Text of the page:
Now, we don’t want to harp on how much better a $300 girl’s bike is, but we do just want to make sure that you know what you’re giving up when you decide to go for a bike under $100 – just to set expectations.
Size is the most important feature to get right when choosing a bike for your child.
Seat Height: Kids comfortable riding on a pedal bike (without training wheels) can typically ride a bike with a minimum seat height that is 2 to 4″ greater than their inseam. Unfortunately, budget manufacturers rarely publish their seat height specs, so you’re often just making a lucky guess. Luckily we’ve done these measurements for you so you can buy online with confidence!
Standover Height: Of even greater concern is standover height – whether or not there is room between the top tube of the bike and a child’s crotch when straddling the bike in front of the seat. With girls’ bikes, this is generally not a a problem. All three of the bikes we tested had low and slanting top tubes that shouldn’t be an issue for any child big enough to ride a 20″ bike.
|Standover Height 1||Standover Height 2|
Adjustability: The Kent 2 Cool and Huffy Sea Star both sport quick release levers to easily adjust seat height within a matter of seconds, which is a very nice feature for a bike under $100. The Dynacraft Magna Sapphire requires a wrench to make any seat height adjustments.
Some truths are simple and obvious: a kid needs room to ride a bike. One of the primary difficulties with bikes under $100 is that they aren’t built in the right proportions for a child. They generally don’t provide enough space between the handlebars and the bike seat (wheelbase measurement), so a child’s body gets crammed together as a result. It’s uncomfortable, and it makes it much more difficult to pedal efficiently and to control and maneuver the bike. As a result, kids on these bikes are going to get tired more quickly and be more likely to lose their balance.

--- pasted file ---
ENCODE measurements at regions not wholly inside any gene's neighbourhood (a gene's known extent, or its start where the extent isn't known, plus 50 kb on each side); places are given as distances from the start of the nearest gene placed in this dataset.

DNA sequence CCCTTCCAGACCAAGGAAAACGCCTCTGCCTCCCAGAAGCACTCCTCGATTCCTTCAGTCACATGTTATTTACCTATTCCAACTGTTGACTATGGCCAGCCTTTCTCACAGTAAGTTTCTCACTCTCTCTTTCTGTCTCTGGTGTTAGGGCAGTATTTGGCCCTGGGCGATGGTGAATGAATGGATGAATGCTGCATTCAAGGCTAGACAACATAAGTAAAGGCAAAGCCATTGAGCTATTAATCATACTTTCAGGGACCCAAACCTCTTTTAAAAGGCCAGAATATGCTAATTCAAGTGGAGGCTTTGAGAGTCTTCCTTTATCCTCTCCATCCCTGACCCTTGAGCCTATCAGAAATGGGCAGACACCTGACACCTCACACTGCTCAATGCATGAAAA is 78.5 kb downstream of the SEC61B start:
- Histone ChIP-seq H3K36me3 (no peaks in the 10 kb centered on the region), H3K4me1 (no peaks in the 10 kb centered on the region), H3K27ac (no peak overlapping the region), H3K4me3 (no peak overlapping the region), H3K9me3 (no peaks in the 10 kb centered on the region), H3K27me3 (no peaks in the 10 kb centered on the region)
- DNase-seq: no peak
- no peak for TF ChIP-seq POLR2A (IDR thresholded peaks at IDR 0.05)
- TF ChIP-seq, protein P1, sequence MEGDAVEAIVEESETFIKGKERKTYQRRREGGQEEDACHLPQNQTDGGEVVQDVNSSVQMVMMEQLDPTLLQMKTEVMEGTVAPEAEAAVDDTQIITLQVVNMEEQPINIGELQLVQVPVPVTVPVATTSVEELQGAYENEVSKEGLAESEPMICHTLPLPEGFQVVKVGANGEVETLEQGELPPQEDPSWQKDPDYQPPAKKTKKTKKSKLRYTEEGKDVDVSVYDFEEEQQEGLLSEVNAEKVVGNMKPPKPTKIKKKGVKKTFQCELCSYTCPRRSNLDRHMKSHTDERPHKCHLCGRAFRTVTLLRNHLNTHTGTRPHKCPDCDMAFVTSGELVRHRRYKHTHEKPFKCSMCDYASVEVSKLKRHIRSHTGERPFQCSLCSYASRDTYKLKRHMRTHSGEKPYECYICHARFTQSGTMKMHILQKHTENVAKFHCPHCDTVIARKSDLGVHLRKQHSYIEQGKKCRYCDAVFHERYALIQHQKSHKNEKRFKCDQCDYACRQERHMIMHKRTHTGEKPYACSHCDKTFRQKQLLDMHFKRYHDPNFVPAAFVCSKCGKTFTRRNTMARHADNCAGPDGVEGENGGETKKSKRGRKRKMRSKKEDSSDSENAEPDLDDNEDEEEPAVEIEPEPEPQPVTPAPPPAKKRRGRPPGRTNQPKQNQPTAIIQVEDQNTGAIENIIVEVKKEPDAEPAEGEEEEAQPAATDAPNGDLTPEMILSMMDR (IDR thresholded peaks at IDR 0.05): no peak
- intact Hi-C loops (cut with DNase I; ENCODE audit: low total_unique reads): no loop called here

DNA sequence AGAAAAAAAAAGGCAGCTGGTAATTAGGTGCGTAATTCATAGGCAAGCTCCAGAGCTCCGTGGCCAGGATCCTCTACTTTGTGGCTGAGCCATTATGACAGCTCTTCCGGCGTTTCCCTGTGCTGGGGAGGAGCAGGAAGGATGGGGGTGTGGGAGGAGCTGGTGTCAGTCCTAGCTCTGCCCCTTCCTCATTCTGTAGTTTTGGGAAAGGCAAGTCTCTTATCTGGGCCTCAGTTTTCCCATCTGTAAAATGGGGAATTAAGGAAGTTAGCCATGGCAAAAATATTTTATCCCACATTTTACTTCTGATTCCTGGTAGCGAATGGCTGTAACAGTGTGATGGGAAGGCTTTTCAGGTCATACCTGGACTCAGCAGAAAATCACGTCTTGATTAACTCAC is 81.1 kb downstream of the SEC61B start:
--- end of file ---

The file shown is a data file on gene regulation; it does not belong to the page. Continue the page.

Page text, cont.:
Longer Wheelbase = More Control and Comfort
|Dynacraft Magna Sapphire||Huffy Sea Star||Kent 2 Cool|
|890 mm wheelbase||860 mm wheelbase||920 mm wheelbase|
Both the Huffy Sea Star and Dynacraft Magna Sapphire are a little cramped but aren’t as terrible as some we’ve seen. The Kent 2 Cool does provide a slightly longer wheelbase and allows kids to spread out and ride a bit more comfortably.
Ideally, a bike should weigh less than 40% of a child’s weight. (For reference, most adults ride bikes that are no more than 20% of their weight!). Cheaper bikes traditionally have heavy steel frames which make a 40% threshold very difficult to accomplish. Given that it’s pretty common for kids’ bikes to be about 50% of a child’s weight, both the Huffy and Dynacraft are a decent weight given their price point. The Kent 2 Cool, however, is just too heavy for most kids to be able to enjoy riding for long periods of time, or if they feel the need for speed!
By the time a child is on a 20” bike, they are past the point where there should be coaster brakes on their bike. Unfortunately, coaster brakes are much cheaper to produce and are the very common on cheaper bikes. The Huffy and the Dynacraft have coaster brakes. While the Kent 2 Cool has a coaster brake and dual hand brakes, the hand brakes are not very usable. They are very difficult to engage, even for an adult! Our testers didn’t even use the hand brakes after a few tries and depended solely on the coaster brake.